Learning and Unlearning…

outhouse“Education is what survives when what has been learned has been forgotten.” – B. F. Skinner

There is a strong and resilient tradition of anti-intellectualism in America. It attributes vanity, pride and ignorance to too much learning, and takes pride in a lack of formal learning that avoids ignorance.

American anti-intellectualism is a natural response to the rejection of elitism (that birth or privilege determines value in life and society) and the strong democratic spirit of America’s history. (Yes, it sounds like a topic we’d hear in intellectual circles, and that’s ironic). There is a ‘common sense’ and ‘we hold these truths to be self-evident’ that’s as ordinary as the nose on one’s face.

It’s an everyday ‘smart’ that differs from being book-smart. And it routinely warns that books and education can easily ruin a good and get in the way of common sense. Sometimes.

So a young man went off to the university to study geology. He returned after his first year and warned his dad that the well was too close to the outhouse. The dad replied that the boy didn’t know what he was talking about and insisted that the well was fine where it was. The same thing happened after the boy’s second and third years of studying geology, and the dad said the boy only had ‘book education’ but not ‘life learning’ and said he wouldn’t listen until the boy had accomplished something.

After the boy returned with his degree in hand and made his case, once again – that the well was too close to the outhouse and that the family’s fresh water supply could be polluted by the outhouse – the dad finally relented.

He moved the outhouse and a week later the well dried up.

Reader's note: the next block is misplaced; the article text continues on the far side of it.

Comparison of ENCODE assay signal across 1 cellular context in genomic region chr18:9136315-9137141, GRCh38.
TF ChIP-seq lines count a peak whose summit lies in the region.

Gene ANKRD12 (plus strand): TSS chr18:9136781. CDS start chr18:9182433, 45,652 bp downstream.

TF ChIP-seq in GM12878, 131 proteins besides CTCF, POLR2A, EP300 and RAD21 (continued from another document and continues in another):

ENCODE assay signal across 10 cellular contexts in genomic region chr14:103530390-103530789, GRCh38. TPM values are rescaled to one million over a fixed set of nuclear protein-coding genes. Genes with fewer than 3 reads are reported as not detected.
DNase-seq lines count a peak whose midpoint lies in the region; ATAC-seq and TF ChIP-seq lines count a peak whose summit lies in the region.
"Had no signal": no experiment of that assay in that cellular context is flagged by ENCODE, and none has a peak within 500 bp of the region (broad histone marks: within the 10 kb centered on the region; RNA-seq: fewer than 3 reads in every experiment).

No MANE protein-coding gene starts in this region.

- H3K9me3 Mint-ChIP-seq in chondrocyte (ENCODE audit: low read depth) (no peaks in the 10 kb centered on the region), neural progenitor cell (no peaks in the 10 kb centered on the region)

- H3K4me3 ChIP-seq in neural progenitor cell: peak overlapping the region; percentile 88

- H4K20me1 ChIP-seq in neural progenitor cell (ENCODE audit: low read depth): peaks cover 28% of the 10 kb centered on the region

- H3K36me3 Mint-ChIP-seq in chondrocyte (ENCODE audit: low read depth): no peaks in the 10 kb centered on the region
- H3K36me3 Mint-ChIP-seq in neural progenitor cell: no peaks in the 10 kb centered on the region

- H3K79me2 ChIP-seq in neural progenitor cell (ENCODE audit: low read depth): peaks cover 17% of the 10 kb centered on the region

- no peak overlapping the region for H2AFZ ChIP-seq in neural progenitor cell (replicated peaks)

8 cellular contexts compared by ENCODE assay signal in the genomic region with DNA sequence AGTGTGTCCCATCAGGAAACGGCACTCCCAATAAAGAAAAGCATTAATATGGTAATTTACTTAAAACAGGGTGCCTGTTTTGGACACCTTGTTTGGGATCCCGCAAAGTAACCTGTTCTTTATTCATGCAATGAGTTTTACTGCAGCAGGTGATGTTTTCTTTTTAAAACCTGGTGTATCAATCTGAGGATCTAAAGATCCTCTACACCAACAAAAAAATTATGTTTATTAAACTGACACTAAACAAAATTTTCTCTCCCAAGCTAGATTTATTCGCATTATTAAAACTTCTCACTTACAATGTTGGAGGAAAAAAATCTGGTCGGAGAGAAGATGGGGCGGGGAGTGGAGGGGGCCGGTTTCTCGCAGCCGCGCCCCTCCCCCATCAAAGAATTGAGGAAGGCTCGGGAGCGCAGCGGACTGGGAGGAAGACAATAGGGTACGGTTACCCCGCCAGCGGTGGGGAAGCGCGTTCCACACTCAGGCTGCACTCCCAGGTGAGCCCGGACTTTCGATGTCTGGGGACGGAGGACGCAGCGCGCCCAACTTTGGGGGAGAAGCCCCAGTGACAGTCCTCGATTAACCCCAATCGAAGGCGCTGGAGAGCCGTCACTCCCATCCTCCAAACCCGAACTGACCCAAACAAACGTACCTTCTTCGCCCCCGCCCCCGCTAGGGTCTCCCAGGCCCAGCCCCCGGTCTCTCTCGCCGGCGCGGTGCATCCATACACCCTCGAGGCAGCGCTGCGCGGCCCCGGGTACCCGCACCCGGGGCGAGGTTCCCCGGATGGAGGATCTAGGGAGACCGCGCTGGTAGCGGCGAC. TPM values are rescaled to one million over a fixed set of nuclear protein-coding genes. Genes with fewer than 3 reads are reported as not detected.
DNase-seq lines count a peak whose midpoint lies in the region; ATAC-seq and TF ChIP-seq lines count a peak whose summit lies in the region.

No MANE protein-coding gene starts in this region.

Confidence in disguise…

I feel famous on days like today,
plucky and serene, unhurried by
a schedule everyone else rushes
to keep, naturally pausing to look
into a mirror, chin raised and
finger tips guiding aside a wisp
of hair that falls back lazily,
attractively; exiting into a calm
day to match just me, stepping
onto the bus without a pause or
breaking stride, smiling in response
as strangers try to get my attention,
nodding and turning toward the
window as the sun itself brightens
while other squint uncomfortably;
my uniform hiding behind my
overcoat and scarf which is so soft
and flimsy it’s simply an accessory.

What is to be found in books…

In Books

On a bright, fresh Saturday morning
an old man walked from
the library with a large book of some subject
open before him, reading closely
it seems, stepping carefully along the walk
so much like every one of my children,
fascinated and eager for the stacks,
little fingers tracing the spines of
everything they reach, starting book
after book, story after story, then
begging to know how many
they were allowed to borrow, how many
worlds could be opened in their hands,
emerging from their libraries clutching tomes
with one open before each, reading closely,
never stumbling with a peripheral view
that just knew the way even while
occupied with a realm becoming theirs,
toward home and each
would migrate to a spot predetermined
to finish each too quickly, too passionately,
even our one who could never sit still
would perch unmoved for hours
and still does, having to be beckoned
back to now for mundane things
like food and sleep, and this is how I
learned to read, not in letters and words
and sentences, but in lives and worlds and
in books that were borrowed.